Support Your Children’s Activities
Most parents typically have their kids involved in some sort of activity, whether it’s the arts, sports or other community events. While some children have a natural ability, they really flourish when they have their parents’ support. This means showing up to games or performances and cheering them on. You don’t have to be the helicopter dad yelling at the referee, and it’s preferable that you’re not, but your simple presence is often more than enough. If you’re not sure where to get started, here are just a few ways you can support your children’s activities or passions.
Diving Into the Arts
The arts are a great way to instill culture, and there are a multitude of activities that fall under this umbrella. It can include actual artistic works involving paints, clay, pottery or charcoal to name a few, or musical lessons, whether it’s learning to play an instrument or taking vocal classes. While many kids can learn to draw or play an instrument in school, there are specialty schools for one-on-one instruction or you can find a private tutor in your area if they showcase exceptional talent.
Theater is another good way to broaden your child’s horizons. Acting, playing music and set design are just a few ways to get involved. Many large cities have theaters or community centers, but if you live in a smaller town or rural area, you might find the opportunity through a local church or have to travel to a nearby city or town. The effort, however, is worth it.
Sports — Play Ball!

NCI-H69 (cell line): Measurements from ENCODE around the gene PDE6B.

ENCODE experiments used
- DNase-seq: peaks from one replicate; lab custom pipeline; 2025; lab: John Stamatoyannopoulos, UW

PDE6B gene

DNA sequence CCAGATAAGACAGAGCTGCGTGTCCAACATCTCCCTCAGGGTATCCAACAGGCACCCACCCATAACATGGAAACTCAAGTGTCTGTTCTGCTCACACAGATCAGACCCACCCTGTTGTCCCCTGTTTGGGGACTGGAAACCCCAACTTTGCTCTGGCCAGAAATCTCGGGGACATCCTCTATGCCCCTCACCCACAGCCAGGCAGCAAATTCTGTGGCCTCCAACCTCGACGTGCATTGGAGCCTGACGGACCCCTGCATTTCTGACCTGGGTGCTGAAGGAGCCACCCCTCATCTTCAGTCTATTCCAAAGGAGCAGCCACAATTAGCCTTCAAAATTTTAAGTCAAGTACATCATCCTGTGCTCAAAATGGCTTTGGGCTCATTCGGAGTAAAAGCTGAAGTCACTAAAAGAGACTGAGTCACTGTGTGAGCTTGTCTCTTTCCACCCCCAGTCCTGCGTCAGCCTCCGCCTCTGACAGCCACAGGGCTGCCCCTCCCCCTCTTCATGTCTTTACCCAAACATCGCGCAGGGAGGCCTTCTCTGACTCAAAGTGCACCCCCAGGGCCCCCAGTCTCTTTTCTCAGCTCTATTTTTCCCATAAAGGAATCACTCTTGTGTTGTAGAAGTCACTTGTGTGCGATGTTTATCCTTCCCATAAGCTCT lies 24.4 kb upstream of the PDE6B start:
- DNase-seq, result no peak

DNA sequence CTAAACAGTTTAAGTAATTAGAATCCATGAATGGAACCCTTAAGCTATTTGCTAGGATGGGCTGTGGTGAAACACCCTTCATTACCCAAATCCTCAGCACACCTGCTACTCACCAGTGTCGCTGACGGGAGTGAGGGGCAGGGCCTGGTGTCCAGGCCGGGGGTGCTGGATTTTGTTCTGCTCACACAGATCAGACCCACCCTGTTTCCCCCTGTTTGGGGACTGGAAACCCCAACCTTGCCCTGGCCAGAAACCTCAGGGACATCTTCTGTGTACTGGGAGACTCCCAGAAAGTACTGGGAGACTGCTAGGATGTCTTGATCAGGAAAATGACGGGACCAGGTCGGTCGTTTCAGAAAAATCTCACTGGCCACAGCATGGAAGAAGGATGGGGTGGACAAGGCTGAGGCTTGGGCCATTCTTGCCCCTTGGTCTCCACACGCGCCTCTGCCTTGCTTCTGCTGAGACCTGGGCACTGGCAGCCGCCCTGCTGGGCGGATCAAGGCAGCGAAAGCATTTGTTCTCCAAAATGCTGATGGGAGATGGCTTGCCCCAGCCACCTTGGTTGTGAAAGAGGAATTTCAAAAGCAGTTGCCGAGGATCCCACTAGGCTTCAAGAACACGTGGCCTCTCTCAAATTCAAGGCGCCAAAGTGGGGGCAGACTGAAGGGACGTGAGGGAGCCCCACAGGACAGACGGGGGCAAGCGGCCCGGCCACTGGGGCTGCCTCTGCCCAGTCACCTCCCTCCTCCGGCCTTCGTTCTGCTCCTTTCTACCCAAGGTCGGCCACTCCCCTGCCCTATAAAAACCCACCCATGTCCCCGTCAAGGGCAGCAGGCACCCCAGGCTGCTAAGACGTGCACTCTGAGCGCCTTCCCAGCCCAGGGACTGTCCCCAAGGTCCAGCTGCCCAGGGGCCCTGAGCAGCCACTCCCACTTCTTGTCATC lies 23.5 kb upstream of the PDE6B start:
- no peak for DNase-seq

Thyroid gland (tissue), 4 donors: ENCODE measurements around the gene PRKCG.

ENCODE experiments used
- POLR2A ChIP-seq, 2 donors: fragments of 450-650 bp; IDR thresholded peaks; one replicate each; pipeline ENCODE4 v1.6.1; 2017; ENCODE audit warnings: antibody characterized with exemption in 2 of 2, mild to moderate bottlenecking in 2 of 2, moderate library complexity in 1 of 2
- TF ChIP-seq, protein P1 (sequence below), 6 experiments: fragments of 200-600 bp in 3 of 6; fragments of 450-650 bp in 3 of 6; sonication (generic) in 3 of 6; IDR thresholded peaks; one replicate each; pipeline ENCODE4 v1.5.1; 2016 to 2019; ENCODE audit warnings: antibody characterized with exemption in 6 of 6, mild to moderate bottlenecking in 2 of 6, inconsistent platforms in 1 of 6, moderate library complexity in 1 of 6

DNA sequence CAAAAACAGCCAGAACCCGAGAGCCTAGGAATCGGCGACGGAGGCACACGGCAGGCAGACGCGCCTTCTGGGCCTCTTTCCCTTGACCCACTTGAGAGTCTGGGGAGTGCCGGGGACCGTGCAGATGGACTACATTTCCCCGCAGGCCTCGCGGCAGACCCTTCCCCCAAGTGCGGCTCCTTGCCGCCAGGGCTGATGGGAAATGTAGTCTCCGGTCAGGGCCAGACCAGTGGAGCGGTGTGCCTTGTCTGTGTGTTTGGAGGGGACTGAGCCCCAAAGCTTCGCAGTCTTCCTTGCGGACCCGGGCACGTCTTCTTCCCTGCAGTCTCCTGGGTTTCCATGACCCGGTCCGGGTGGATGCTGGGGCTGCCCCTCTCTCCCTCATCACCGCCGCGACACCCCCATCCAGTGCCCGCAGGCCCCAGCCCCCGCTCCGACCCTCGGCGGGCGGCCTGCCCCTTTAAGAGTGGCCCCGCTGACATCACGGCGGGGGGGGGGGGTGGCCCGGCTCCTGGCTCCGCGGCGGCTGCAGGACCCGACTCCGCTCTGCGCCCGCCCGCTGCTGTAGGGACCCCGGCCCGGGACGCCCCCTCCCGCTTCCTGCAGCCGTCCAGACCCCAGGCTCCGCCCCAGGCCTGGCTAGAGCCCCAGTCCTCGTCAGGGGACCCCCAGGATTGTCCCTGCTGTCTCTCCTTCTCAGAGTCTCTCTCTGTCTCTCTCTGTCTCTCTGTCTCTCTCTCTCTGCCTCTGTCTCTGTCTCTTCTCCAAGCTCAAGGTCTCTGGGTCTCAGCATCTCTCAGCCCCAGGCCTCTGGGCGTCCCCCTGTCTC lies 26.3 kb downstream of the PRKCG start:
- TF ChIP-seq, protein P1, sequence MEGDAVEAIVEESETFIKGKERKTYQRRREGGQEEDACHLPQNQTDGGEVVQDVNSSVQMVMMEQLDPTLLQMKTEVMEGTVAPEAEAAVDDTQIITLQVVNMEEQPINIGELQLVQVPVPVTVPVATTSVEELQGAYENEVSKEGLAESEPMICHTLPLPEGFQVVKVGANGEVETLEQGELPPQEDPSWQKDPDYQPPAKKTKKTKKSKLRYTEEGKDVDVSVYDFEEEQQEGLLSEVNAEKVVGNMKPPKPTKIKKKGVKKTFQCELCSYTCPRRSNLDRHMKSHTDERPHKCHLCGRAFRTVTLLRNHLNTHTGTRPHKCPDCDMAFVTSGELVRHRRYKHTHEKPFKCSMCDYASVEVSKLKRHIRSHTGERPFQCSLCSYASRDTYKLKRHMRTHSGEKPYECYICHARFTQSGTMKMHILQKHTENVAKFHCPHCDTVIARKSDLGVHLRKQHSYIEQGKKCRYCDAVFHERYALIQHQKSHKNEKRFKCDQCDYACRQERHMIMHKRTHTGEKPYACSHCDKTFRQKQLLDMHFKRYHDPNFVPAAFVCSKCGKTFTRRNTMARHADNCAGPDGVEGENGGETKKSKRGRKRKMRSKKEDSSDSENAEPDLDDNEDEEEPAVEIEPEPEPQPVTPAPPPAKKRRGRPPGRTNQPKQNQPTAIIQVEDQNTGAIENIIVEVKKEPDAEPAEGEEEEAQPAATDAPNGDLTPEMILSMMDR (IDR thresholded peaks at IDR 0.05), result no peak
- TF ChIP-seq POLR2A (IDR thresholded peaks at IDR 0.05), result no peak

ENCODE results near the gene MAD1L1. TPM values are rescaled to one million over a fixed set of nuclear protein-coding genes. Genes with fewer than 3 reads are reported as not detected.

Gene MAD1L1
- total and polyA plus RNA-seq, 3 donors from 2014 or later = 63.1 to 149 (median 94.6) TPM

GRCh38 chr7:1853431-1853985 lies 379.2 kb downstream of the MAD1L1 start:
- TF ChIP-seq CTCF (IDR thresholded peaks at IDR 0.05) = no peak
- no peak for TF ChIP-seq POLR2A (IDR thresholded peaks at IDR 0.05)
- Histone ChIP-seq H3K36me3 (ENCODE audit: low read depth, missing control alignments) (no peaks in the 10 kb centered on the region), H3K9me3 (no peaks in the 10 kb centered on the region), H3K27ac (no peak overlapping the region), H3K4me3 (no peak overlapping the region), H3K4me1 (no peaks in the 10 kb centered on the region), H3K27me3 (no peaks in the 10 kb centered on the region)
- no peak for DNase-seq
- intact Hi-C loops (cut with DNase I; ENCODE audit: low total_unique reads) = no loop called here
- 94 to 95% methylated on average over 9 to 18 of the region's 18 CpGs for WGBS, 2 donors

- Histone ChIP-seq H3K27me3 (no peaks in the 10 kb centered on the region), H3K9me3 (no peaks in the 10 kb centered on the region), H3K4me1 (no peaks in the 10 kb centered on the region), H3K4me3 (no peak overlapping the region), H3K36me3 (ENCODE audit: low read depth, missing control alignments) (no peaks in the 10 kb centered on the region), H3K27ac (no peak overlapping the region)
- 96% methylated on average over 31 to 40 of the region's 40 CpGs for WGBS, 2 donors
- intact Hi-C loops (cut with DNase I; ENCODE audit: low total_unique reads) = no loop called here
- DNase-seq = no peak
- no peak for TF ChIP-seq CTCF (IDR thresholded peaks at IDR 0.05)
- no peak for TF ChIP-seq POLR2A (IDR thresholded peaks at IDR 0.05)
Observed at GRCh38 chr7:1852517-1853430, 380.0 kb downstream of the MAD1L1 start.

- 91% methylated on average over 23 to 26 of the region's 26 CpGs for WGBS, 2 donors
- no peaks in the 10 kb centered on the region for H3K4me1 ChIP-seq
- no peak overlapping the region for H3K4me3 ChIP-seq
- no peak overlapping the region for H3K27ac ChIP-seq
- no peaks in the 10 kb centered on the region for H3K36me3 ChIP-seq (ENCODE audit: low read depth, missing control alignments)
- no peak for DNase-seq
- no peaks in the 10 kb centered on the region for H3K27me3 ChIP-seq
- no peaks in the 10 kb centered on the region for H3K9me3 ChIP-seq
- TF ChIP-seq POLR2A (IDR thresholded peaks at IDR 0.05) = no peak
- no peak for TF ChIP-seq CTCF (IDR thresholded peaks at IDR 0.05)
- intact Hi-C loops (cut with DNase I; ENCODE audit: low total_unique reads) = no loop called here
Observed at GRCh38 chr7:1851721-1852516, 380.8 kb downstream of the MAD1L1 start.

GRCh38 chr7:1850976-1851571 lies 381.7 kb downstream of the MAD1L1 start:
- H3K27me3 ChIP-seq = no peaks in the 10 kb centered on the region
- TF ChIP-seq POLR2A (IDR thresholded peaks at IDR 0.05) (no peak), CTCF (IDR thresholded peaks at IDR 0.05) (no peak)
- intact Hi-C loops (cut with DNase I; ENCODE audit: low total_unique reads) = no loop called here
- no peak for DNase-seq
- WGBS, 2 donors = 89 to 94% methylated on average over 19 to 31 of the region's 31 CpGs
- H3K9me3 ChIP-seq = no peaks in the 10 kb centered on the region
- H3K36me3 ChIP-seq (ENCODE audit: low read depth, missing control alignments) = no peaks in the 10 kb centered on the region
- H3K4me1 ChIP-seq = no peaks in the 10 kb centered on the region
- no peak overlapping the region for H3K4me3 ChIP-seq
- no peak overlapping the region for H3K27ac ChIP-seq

When it comes to sports, there are many avenues your kids can take, regardless of gender. Starting them out at a young age definitely gives them an advantage, but sometimes natural skill overshines years of dedication. That’s why some kids who start later than others end up progressing further as an athlete.
If your child has a natural ability and skill to progress further than high school and college athletics, you’ll want to do your research. Sports recruiting agencies such as Field Level can give your child access to resources to seek out a pro or semi-pro career. It can also help educate you, as a parent, on what to expect during the recruiting process and securing an agent.
Keep in mind that if your child has their heart set on going pro, they’ll need to practice much more often. They’ll also need to keep up to date on equipment and maybe even join a few leagues, which is often more expensive, but a valuable investment.
Dance and Gymnastics
Dance and gymnastics are two activities that really call for dedication as they require muscle memory in order to progress to the next level in their education. The good thing with these two activities, though, is that there are several different types your children can participate in. For example, dance has tap, ballet, jazz and hip hop while gymnastics has the balance beam, uneven bars and floor exercises.
How to Approach Your Child’s Desire to Quit
Sometimes, no matter how much effort your child puts into their activity, it’s simply not enough to keep them interested, and that’s okay. Before you sign them up, sit them down and talk about what you expect in terms of dedication and trying, and how you’d like them to broach the idea of quitting. While you may feel a bit of disappointment, it’s necessary to support your child in their endeavors as much as you can.
Regardless of which type of activity your child engages in, your support in your children’s activities is the cornerstone. Cheer them on, take them to practices regularly and keep your phone away, unless it’s to take pictures for bragging rights, of course.
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